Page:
Miswrote



[rahyt] /raɪt/

verb (used with object), wrote or (Archaic) writ; written or (Archaic) writ; writing.
1.
to trace or form (characters, letters, words, etc.) on the surface of some material, as with a pen, pencil, or other instrument or means; inscribe:
Write your name on the board.
2.
to express or communicate in ; give a written account of.
3.
to fill in the blank spaces of (a printed form) with writing:
to write a check.
4.
to execute or produce by setting down words, figures, etc.:
to write two copies of a letter.
5.
to compose and produce in words or characters duly set down:
to write a letter to a friend.
6.
to produce as author or composer:
to write a sonnet; to write a symphony.
7.
to trace significant characters on, or mark or cover with writing.
8.
to cause to be apparent or unmistakable:
Honesty is written on his face.
9.
Computers. to transfer (information, data, programs, etc.) from storage to secondary storage or an output medium.
10.
Stock Exchange. to sell (options).
11.
to underwrite.
verb (used without object), wrote or (Archaic) writ; written or (Archaic) writ; writing.
12.
to trace or form characters, words, etc., with a pen, pencil, or other instrument or means, or as a pen or the like does:
He writes with a pen.
13.
to write as a profession or occupation: She writes for the Daily Inquirer.
14.
to express ideas in writing.
15.
to write a letter or letters, or communicate by letter:
Write if you get work.
16.
to compose or work as a or author.
17.
Computers. to write into a secondary storage device or output medium.
Verb phrases
18.
write down,

19.
write in,

20.
write off,

21.
write out,

22.
write up,

/raɪt/
verb writes, writing, wrote, written
1.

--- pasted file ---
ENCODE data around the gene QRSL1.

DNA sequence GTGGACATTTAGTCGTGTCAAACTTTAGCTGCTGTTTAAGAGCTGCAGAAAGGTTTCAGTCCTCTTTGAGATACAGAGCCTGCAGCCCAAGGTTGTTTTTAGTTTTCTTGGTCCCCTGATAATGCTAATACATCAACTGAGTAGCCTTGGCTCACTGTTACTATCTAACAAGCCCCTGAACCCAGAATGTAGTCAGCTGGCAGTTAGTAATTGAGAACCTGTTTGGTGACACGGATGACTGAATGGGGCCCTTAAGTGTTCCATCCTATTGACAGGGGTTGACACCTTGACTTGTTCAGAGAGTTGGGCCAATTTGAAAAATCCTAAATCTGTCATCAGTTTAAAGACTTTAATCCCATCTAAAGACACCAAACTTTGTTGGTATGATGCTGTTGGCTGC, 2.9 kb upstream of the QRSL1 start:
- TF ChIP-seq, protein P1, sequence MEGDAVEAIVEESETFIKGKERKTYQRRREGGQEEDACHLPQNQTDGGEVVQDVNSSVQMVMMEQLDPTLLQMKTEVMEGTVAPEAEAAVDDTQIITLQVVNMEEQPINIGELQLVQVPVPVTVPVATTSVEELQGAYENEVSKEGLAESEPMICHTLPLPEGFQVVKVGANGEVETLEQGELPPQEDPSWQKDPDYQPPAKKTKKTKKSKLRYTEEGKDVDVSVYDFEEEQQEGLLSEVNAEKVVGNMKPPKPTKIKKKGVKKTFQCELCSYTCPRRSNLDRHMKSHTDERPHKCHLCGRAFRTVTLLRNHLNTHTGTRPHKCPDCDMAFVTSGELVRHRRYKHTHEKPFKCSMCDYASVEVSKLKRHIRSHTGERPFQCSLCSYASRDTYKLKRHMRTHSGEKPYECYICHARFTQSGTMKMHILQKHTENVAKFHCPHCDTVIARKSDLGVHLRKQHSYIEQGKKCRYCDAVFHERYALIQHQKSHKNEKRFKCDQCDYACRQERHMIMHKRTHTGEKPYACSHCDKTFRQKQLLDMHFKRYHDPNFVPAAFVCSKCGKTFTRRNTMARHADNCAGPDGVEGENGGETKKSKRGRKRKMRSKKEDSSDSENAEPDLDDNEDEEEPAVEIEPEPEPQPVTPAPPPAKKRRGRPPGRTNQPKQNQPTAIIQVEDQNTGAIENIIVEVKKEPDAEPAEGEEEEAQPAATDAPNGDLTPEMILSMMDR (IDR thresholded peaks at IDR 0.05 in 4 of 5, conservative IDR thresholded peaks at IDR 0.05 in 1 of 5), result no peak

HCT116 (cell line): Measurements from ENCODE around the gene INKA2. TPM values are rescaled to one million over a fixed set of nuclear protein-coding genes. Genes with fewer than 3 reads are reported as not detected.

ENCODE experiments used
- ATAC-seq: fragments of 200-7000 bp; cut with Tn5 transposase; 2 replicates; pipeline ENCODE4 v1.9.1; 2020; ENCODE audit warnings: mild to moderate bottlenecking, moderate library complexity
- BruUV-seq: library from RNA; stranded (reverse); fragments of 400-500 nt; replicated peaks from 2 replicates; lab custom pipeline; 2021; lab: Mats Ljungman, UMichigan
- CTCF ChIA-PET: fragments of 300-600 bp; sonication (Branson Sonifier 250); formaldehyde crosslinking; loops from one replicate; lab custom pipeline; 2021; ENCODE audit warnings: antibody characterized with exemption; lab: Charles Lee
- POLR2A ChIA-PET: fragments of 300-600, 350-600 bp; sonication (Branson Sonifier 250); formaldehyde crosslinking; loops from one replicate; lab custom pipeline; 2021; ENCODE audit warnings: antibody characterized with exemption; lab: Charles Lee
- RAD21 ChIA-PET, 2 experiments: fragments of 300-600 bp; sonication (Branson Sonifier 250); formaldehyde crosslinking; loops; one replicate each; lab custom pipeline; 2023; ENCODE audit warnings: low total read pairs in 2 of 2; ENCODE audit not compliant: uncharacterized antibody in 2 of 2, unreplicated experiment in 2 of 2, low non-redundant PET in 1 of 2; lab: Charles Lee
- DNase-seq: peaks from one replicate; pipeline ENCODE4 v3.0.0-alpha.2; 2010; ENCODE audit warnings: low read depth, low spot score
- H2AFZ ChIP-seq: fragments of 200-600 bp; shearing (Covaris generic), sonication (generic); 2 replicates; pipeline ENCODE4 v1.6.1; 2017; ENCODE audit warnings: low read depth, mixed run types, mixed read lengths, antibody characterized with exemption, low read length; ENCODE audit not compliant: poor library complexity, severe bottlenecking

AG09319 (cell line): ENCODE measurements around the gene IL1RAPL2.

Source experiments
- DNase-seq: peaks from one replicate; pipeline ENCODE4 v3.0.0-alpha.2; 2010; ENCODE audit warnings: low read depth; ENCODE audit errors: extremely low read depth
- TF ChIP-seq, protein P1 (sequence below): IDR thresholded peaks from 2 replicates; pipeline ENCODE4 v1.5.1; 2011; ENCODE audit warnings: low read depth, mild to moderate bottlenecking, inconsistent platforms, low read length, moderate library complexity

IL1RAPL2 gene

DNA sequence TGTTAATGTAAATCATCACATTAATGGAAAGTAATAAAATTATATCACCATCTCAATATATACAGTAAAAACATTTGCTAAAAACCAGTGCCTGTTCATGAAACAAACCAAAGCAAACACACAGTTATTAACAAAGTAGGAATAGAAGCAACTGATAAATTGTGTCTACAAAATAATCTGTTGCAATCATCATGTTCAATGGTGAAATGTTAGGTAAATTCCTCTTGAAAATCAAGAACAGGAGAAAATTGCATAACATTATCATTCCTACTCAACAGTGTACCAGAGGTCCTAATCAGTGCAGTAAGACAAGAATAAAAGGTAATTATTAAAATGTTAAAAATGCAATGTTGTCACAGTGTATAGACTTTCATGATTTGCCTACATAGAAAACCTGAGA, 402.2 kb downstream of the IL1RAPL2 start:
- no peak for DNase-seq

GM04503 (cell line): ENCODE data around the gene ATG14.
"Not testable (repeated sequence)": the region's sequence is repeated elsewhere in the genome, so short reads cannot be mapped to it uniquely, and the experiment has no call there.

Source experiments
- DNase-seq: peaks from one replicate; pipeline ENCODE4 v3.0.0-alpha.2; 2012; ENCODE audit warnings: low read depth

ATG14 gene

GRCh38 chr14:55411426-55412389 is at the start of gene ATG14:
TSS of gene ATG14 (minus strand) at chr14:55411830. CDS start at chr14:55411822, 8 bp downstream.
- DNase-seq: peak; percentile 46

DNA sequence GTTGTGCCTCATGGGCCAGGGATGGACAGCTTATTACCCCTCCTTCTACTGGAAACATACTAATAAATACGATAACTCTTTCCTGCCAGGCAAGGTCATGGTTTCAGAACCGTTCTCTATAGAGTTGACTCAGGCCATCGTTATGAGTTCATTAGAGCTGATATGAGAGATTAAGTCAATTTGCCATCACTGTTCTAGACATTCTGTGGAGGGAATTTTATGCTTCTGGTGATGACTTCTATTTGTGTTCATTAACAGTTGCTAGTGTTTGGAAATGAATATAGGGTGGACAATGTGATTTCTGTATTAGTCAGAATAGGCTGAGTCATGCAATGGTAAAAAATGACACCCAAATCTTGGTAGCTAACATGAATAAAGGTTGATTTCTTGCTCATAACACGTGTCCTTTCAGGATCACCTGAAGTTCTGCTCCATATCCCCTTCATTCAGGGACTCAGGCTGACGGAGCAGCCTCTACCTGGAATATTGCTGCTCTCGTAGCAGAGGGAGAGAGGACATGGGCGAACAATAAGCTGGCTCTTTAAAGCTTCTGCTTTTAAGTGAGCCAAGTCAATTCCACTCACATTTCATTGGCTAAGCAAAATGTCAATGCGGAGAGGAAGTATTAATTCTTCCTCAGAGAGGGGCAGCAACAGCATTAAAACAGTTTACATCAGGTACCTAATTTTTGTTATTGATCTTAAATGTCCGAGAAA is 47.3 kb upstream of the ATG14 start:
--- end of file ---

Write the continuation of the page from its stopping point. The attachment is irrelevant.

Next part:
to draw or mark (symbols, words, etc) on a surface, usually paper, with a pen, pencil, or other instrument
2.
to describe or record (ideas, experiences, etc) in writing
3.
to compose (a letter) to or correspond regularly with (a person, organization, etc)
4.
(transitive; may take a clause as object) to say or communicate by letter: he wrote that he was on his way
5.
(transitive) (informal, mainly US & Canadian) to send a letter to (a person, etc)
6.
to write (words) in cursive as opposed to printed style
7.
(transitive) to be sufficiently familiar with (a specified style, language, etc) to use it in writing
8.
to be the author or composer of (books, music, etc)
9.
(transitive) to fill in the details for (a document, form, etc)
10.
(transitive) to draw up or draft
11.
(transitive) to produce by writing: he wrote ten pages
12.
(transitive) to show clearly: envy was written all over his face
13.
(transitive) to spell, inscribe, or entitle
14.
(transitive) to ordain or prophesy: it is written
15.
(transitive) to sit (an examination)
16.
(intransitive) to produce writing as specified
17.
(computing) to record (data) in a location in a storage device Compare read1 (sense 16)
18.
(transitive) Compare underwrite (sense 3a)
v.

Old English writan “to score, outline, draw the figure of,” later “to set down in writing” (class I strong verb; past tense wrat, past participle writen), from Proto-Germanic *writanan “tear, scratch” (cf. Old Frisian writa “to write,” Old Saxon writan “to tear, scratch, write,” Old Norse rita “write, scratch, outline,” Old High German rizan “to write, scratch, tear,” German reißen “to tear, pull, tug, sketch, draw, design”), outside connections doubtful. Words for “write” in most I.E languages originally mean “carve, scratch, cut” (cf. Latin scribere, Greek grapho, Sanskrit rikh-); a few originally meant “paint” (cf. Gothic meljan, Old Church Slavonic pisati, and most of the modern Slavic cognates).

For men use to write an evill turne in marble stone, but a good turne in the dust. [More, 1513]

To write (something) off (1680s) originally was from accounting; figurative sense is recorded from 1889. Write-in “unlisted candidate” is recorded from 1932.

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